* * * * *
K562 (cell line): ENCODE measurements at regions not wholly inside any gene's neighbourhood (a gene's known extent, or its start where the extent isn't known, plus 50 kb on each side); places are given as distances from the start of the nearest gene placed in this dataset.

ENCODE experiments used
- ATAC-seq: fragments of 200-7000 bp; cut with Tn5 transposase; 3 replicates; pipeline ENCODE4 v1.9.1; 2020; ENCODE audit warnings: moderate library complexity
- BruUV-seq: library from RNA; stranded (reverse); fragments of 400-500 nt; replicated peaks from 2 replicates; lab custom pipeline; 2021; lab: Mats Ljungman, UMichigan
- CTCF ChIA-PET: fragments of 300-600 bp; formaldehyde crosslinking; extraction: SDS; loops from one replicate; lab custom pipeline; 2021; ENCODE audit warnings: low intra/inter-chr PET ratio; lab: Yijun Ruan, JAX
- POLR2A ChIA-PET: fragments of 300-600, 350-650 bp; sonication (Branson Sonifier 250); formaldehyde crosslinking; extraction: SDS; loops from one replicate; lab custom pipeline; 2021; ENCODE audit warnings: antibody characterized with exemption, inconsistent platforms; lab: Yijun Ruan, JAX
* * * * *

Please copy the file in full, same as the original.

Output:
K562 (cell line): ENCODE measurements at regions not wholly inside any gene's neighbourhood (a gene's known extent, or its start where the extent isn't known, plus 50 kb on each side); places are given as distances from the start of the nearest gene placed in this dataset.

ENCODE experiments used
- ATAC-seq: fragments of 200-7000 bp; cut with Tn5 transposase; 3 replicates; pipeline ENCODE4 v1.9.1; 2020; ENCODE audit warnings: moderate library complexity
- BruUV-seq: library from RNA; stranded (reverse); fragments of 400-500 nt; replicated peaks from 2 replicates; lab custom pipeline; 2021; lab: Mats Ljungman, UMichigan
- CTCF ChIA-PET: fragments of 300-600 bp; formaldehyde crosslinking; extraction: SDS; loops from one replicate; lab custom pipeline; 2021; ENCODE audit warnings: low intra/inter-chr PET ratio; lab: Yijun Ruan, JAX
- POLR2A ChIA-PET: fragments of 300-600, 350-650 bp; sonication (Branson Sonifier 250); formaldehyde crosslinking; extraction: SDS; loops from one replicate; lab custom pipeline; 2021; ENCODE audit warnings: antibody characterized with exemption, inconsistent platforms; lab: Yijun Ruan, JAX